September 16, 2022

Event gathers female entrepreneurs to grow power

Shayanne Wright, founder of O!ce Otter joined from the venue in Omotesando | ERIKO OKADA

Gathering 320 female participants in four locations connected online — Omotesando and Shibuya in Tokyo, Sapporo and Kobe — a four-day program for female entrepreneurs was held from July 22 to 25. The event was organized by Amelias, a project launched in Japan by Women’s Startup Lab Impact Foundation Japan. The foundation is headed by Ari Horie, who started Women’s Startup Lab, an accelerator for female entrepreneurs, initially in Silicon Valley in California in 2013. “The loss of my own mother was one of the reasons why I started supporting female entrepreneurs. I felt that we will all be gone, and all we can do is to leave something behind — hopefully something that is impactful,” Horie said in the opening talk of the second day.

She went on to say that women are connected with many different people and it is such a waste that the power of women is not fully utilized in the world of business. She has seen startups accelerate their growth by becoming part of the vibrant community of Silicon Valley. “We can do that in Japan too. Just say that you need help, you want to do it together. Fly away, not on your own, but hand in hand with someone,” Horie said encouragingly to begin the day’s sessions.

Kathy Matsui, general partner of MPower (right) spoke about the startup ecosystem in Japan | Eriko Okada

Aiming to to bring global connection and showcase women’s leadership to inspire more women in Japan, the two sessions in the morning featured two women who started their own businesses. One of them, a 25 year old young entrepreneur Shayanne Wright from U.S., who founded the software technology company Office Otter, spoke about her experience of planning and launching a new business.

Office Otter is not her first business. She started her first company while she was in university. “I did not know how to code yet, I had not finished my degree yet, and I did not have any family connections in the tech industry,” she said. She learned as she built her first business, called Left, a service that helps companies manage their employees’ travel. Horie’s Women’s Startup Lab in Silicon Valley was one of the things that accelerated her learning. Her being conscious that she did not have everything from the beginning helped her absorb more and faster. “You need to be humble enough to know that your first idea is not the best idea,” she said, stressing the importance of being open to learning.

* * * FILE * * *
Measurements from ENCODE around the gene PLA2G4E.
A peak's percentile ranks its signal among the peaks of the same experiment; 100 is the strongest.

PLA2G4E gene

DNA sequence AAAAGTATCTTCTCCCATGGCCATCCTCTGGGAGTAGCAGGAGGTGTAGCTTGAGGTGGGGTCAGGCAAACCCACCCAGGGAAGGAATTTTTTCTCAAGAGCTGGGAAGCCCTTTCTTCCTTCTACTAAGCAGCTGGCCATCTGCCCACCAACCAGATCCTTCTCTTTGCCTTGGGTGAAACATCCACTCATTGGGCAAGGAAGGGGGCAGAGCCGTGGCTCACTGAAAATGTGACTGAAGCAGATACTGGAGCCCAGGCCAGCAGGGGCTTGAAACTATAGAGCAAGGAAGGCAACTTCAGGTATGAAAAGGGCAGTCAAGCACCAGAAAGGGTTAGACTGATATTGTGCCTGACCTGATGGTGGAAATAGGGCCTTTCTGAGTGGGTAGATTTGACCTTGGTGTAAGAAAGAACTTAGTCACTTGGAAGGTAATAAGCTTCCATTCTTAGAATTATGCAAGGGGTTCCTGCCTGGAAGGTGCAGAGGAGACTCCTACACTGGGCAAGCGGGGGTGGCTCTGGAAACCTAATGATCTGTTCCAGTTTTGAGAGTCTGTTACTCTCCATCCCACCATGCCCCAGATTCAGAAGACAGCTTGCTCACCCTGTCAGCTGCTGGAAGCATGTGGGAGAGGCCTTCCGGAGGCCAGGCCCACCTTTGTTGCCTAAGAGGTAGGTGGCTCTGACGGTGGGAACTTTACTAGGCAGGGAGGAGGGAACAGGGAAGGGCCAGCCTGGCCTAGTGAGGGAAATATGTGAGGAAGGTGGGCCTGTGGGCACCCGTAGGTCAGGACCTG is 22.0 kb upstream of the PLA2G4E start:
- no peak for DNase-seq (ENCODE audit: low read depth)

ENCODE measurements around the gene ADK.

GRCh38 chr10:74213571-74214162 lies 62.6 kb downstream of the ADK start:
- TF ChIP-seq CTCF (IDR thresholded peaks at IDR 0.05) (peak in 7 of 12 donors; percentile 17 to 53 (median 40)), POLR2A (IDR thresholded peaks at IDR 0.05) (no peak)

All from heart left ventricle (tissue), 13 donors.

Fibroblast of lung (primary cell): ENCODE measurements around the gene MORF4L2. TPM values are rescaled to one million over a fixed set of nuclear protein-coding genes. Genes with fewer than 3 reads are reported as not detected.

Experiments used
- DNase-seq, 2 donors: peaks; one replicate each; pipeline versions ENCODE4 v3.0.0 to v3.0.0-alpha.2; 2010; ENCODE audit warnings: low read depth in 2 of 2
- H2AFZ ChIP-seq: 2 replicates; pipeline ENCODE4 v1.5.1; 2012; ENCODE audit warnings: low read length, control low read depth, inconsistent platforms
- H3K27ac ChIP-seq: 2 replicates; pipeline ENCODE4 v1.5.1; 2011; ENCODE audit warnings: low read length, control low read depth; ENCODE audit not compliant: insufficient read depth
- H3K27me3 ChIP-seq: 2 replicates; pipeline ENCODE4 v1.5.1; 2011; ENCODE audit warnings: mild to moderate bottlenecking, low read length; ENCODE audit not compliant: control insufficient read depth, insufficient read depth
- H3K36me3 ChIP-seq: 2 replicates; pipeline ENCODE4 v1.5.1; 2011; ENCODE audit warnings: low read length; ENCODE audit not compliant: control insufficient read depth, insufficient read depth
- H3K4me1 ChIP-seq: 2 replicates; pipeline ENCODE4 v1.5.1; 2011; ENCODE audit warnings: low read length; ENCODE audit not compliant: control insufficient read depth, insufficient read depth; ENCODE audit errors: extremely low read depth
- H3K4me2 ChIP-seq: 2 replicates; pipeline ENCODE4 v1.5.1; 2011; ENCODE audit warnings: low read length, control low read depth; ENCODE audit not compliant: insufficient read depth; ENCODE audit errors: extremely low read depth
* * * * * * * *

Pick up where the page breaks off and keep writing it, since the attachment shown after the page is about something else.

Eriko Okada

That was the attitude that helped her when the COVID-19 pandemic hit the global economy. She was forced to pivot and start something that could survive through the pandemic. She got opinions from various people and decided to make something she had always been thinking about into a product.

“People underestimate assistants. I disagree,” she said. She explained that many of them are skillful and capable people who support CEOs and managers closely, which was found to be true through her extensive interviews with 100 people who work as assistants. She asked them the same questions to find consistent patterns and common pain points to create a product that would really be useful for them. That is how she and her team created Office Otter, a tool for workflow task management and performance tracking. The product raised $1.6 million in funding and is currently used by 5,000 companies.

She stressed that it is an asset that female entrepreneurs’ perspectives are different from those of men, who are dominant in the entrepreneurial landscape, and ended her speech by encouraging female entrepreneurs to be a courageous minority instead of feeling disadvantaged.

The second session featured Kathy Matsui, general partner of MPower Partners, Japan’s first ESG-focused global venture capital fund, and the former vice chair of Goldman Sachs Japan.

Matsui’s parents were entrepreneurs as well. They moved from Japan to the United States to learn and perform cutting-edge agricultural technology decades ago and established their own chrysanthemum farm in 1967, which was later converted to a rose farm. Now Matsui Nursery is a renowned grower of orchids.

Matsui started MPower Partners with two other female co-founders who share the same month and year of birth, have experience and expertise in fields related to finance, and whose parents were also entrepreneurs. MPower Partners helps startups incorporate ESG factors into their business. “Entrepreneurs, especially those who are aiming to go public, will be asked about the absence of female board members or lack of environmental awareness,” Matsui said.

She also pointed out that the Japanese startup ecosystem itself lacks diversity, but she sees this as an opportunity because society is changing and there are venture capital funds that are becoming increasingly diversity-conscious.

Another piece of advice Matsui gave to the participants was to do thorough research on venture capital firms. She compared finding a venture capital fund to finding a marriage partner and said: “You should conduct due diligence on venture capitals, just like they do it on you. Ask their existing investees what added values their venture capitals provided, or if the venture capitals were helpful when their investees had to pivot.”

Aiming to highlight issues related to a sustainable society, The Japan Times gave its support to this event by becoming a Media Sponsor.

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